It’s Not Just Girls

I have composed this piece of writing as an individual who has encountered and battled with self-harm for over 17 years.

There has been a lot of hard work, analysis and ground work achieved in connection with investigating mental health issues including self harm. Research is powerful, it creates change in individuals lives, there communities and workplaces and encourages the individuals living with the condition to be supported in the work place.

Analysis demonstrated that here in the United Kingdom we have a paramount percentage rate of self harm. We understand that it is remarkably widespread. Amongst young people, and it is commonly believed that more females self-harm than males.

Never-less, self-harm is a very painful and sensitive topic that should always and deserves to be investigated with a degree of accuracy , because so many people keep it secret, including myself.

Thinking back, how did i ever accomplish covering up my battle wounds, it was difficult but i always put a smile on my face, dust my self down, drown myself in the latest fragrance last purchased and got on with life. I pretended i was happy but inside i was screaming.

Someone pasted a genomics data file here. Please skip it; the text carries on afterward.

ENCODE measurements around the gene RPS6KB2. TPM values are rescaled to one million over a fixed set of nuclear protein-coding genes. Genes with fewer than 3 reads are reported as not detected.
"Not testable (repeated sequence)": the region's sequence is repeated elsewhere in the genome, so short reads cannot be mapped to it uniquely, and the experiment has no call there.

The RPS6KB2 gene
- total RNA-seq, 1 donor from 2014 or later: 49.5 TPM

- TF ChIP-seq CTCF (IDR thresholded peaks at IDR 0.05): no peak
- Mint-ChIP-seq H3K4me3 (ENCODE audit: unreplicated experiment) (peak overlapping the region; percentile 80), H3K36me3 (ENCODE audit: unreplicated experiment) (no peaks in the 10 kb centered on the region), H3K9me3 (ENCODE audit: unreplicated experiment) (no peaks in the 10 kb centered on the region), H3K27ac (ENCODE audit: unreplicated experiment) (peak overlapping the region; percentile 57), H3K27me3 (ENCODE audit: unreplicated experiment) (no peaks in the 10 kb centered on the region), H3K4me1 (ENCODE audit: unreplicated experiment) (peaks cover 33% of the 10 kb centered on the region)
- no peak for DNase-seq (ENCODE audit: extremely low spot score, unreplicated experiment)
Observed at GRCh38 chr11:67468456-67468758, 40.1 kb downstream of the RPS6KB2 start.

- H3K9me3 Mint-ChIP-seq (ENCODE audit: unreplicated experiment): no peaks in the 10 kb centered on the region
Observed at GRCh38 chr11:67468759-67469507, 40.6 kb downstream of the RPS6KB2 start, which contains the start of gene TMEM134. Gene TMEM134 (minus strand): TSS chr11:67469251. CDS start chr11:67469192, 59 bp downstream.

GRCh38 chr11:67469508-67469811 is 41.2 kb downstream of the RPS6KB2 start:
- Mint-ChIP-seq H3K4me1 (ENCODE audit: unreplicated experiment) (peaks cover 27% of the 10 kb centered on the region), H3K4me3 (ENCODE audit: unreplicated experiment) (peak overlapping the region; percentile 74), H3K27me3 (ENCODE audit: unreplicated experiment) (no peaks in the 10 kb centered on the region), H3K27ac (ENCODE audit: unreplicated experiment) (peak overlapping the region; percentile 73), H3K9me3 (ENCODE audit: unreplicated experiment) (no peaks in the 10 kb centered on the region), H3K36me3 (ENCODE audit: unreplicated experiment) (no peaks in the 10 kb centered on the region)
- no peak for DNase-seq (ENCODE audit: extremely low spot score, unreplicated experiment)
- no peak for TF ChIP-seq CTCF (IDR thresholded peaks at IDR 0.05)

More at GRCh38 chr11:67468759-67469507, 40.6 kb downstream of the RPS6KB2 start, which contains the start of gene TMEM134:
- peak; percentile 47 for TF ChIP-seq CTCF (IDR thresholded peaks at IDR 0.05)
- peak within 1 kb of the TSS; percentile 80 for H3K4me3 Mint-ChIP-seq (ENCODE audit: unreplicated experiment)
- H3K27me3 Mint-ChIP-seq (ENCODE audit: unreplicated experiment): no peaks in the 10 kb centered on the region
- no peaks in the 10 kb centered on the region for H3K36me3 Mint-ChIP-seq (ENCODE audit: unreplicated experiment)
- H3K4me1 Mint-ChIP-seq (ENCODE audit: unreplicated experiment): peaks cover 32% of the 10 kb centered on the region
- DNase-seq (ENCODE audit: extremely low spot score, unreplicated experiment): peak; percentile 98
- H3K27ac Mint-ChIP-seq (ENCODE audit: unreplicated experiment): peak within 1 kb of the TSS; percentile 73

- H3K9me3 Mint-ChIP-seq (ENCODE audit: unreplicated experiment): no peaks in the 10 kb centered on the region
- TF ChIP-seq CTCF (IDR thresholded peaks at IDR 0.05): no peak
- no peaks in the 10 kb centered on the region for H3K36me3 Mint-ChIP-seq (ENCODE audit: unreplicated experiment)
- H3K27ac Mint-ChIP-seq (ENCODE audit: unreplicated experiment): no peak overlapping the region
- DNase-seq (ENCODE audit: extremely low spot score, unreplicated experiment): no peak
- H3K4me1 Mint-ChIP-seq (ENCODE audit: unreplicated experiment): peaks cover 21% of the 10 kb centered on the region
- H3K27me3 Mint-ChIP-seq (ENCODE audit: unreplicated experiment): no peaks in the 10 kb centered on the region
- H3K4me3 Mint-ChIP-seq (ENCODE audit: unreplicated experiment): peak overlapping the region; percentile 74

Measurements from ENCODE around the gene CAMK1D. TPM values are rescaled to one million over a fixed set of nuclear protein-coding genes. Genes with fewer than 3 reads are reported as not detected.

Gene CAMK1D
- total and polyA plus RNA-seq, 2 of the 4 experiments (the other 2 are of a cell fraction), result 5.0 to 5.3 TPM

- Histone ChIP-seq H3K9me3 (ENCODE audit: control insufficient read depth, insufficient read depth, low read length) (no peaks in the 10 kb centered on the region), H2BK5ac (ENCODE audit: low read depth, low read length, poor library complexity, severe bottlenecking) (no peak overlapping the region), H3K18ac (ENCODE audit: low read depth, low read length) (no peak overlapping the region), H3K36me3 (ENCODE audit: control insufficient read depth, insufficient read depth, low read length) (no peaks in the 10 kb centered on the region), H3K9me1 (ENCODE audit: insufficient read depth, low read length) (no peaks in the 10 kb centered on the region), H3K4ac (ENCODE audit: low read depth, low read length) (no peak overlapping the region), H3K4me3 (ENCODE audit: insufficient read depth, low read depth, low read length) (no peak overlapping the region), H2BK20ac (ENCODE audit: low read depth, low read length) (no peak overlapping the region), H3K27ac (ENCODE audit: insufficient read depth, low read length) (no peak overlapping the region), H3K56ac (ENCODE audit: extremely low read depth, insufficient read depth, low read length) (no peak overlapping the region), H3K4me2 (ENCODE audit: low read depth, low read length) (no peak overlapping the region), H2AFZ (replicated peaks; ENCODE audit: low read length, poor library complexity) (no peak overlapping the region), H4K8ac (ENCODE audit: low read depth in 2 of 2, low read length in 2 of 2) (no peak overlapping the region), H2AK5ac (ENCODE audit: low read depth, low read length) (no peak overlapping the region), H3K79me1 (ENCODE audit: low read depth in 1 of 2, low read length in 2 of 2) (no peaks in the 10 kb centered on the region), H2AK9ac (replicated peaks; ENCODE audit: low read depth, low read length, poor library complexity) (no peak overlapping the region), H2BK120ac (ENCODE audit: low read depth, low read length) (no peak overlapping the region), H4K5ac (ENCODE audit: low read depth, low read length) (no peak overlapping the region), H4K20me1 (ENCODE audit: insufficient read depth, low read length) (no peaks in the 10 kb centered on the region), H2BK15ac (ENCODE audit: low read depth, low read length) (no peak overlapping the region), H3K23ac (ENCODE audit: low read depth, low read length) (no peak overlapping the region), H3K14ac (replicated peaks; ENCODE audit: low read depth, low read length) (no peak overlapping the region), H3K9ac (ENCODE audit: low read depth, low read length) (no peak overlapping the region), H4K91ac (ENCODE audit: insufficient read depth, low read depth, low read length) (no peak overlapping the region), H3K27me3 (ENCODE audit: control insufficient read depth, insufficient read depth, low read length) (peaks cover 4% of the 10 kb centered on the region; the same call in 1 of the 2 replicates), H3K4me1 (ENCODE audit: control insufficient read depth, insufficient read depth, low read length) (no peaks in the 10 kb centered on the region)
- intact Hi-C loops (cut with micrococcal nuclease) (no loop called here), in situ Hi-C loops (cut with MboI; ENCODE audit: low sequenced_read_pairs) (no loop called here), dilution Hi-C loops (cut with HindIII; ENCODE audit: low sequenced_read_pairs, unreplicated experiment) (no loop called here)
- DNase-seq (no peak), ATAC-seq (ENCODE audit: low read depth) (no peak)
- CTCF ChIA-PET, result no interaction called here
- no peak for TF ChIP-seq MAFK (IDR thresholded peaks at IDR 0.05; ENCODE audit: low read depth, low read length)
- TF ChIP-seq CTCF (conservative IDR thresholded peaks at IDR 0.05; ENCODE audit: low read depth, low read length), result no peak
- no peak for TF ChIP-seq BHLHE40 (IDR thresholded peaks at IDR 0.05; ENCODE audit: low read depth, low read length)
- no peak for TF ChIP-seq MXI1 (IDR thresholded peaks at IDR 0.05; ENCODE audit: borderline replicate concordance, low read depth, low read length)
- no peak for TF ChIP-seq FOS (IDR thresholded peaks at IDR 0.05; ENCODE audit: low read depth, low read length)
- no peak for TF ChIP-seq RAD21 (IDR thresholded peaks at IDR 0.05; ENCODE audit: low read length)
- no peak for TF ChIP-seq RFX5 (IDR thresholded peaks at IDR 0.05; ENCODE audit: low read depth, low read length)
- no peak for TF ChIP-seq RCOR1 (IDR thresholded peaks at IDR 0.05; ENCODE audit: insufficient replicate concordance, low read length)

I was absolutely exhausted and drained of disguising my thoughts, feelings and covering up my self harm scars and injurys.

When i am experiencing low periods in my life, I suppose i want to be able to be courageous and open up to the people that are close to me so they understand that I am not being miserable, dull and unsociable but I have a massive fear and problem of being judged, labelled and lack of understanding within individuals because of the injuries I am enduring.

I am ashamed of my self for engaging in self harming behaviour, I feel so weak and powerless. Ive been through a lot during my life including my diagnosis of epilepsy, this always made me feel better.

Its extremely important and beneficial to talk out about self harming behaviour and mental health as I know that there are lots of men out there that have their own personal stories to share. We need to encourage and support men to engage in the power of conversation and inspire them to share their own experiences. Let’s fight the stigma that comes with believing that only women self-harm, not men. We are not alone.

Steven Connelly

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